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June 2012
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Duncan realizes ambition as St. Mary girls hoops coach

By James D. Horne jhorne@paducahsun.com

Family, and more important the relationship her son, Craig, has already fostered as a student, was one of the reasons Gwen Duncan was attracted to the opening St. Mary had for its next girls basketball coach.

"Being a parent of a son who is actively involved in sports here, he plays basketball, so we come to the games and his father and I are involved. So when I saw the opening for the girls coach, knowing it had been a dormant desire for me, I readily prepared my resume and brought it in," said Duncan, who was announced as the Lady Vikings' head coach at a news conference at the school Wednesday afternoon.

"I just took a shot to think I would even be considered to take over the program. So having a child here, and they are only children for a while, along with the things I do as a nurse and in my ministry, I really wanted to do something to solidify my relationship as a mother and be more involved in the things he does. So that's what drew me."

Duncan is taking over for Staci Averill, who on March 13 retired after 14 years.

Averill admitted she's not used to no longer being the coach, but that St. Mary found the right person to replace her.

"I told people I was going to be particular about who was going to replace me after being here for 14 years," Averill said. "But coach Duncan not only brings a wealth of experience in basketball, but a wealth of knowledge about the game. I'm just extremely happy to have her here as part of the St. Mary family, something she has witnessed having a son here at the school. I'm just so excited about her. I said I was going to find someone better than me, and I did that."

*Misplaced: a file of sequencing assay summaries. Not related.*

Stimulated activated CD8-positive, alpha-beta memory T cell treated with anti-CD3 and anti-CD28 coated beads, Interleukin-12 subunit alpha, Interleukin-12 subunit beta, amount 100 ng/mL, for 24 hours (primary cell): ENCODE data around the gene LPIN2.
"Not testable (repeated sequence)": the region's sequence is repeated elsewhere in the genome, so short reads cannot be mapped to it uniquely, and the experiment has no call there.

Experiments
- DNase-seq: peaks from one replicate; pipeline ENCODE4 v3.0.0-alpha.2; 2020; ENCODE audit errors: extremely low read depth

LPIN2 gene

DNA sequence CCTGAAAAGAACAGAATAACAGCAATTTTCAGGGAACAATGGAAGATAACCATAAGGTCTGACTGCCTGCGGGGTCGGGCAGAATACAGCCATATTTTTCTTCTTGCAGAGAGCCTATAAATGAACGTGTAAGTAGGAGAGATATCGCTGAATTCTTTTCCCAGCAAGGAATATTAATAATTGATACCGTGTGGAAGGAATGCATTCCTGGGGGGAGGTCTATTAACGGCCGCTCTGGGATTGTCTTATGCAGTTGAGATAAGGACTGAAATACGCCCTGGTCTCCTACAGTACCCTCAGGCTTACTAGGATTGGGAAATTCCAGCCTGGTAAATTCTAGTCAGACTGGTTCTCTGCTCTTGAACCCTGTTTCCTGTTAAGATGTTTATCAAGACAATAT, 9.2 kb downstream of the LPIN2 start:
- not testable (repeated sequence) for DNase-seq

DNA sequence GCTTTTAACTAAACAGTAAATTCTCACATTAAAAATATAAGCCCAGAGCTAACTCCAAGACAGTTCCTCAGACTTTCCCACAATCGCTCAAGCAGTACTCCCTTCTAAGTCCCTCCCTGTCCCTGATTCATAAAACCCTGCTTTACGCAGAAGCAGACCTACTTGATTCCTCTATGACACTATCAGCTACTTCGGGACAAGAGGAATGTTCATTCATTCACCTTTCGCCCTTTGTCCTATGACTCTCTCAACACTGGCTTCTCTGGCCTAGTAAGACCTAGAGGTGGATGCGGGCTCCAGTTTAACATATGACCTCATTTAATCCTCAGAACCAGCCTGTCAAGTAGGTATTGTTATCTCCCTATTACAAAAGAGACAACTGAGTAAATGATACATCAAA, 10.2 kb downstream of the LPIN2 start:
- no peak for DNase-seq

Craig said he felt honored knowing one of the reasons his mother wanted the St. Mary's job was because of him.

"It makes me feel really good that I was able to help her in her decision making to do what she really wanted to do," he said. "And what she wanted to do was coach.

"It's great knowing she's going to be here a lot more and that she'll be able to take the basketball program to the next level."

Duncan, 50, is a native of Harleyville, S.C., and graduated from Harleyville-Ridgeville High School, where she won a state championship as a senior and still owns the career records for rebounds and field-goal percentage.

She played basketball, along with softball and volleyball, at Paine College in Augusta, Ga., a Division II program, and was the basketball team's MVP her senior year.

Duncan is also a registered nurse, employed by Lourdes Hospice Home Care, and a pastor for Just By Faith Ministries in Metropolis, Ill. She earned a doctor of philosophy degree from Newburgh Theological Seminary and College of the Bible in Newburgh, Ind., and is a former instructor at Oakwood Christian Academy in Chickamauga, Ga.

St. Mary finished 15-11 last season, just missing the First Region tournament but making the semifinals of the First Region All A Classic. The Lady Vikings will lose four seniors, including All-Purchase selection Alex Durbin and leading scorer Casey Kupper.

Members of next year's team were excited about the program's new direction.

"I'm very excited to have a new coach," rising senior Maria Shockley said. "It's definitely going to be different, but I'm excited because I think it will bring a change that will be good for our team. It's going to be different without coach Averill. But I think it will help us grow as a team and grow closer with a new coach."

Duncan said she just wants to teach the fundamentals of basketball and the life lessons that come from playing sports.

"I want to not only instill the fundamentals - the basics of basketball, the dribbling, the blocking out, learning how to enhance that lung capacity through exercises - things that are important. But basketball also helped shape me to be who I am because of the leadership and fellowship that comes from the game, knowing that the game is not about an individual but about a unit, a team. So it taught me how to share and give. The lessons I learned on the court helped make me the person I am today."

Call James D. Horne, a Sun sports writer, at 270-575-8661 or follow on Twitter @psunsports.

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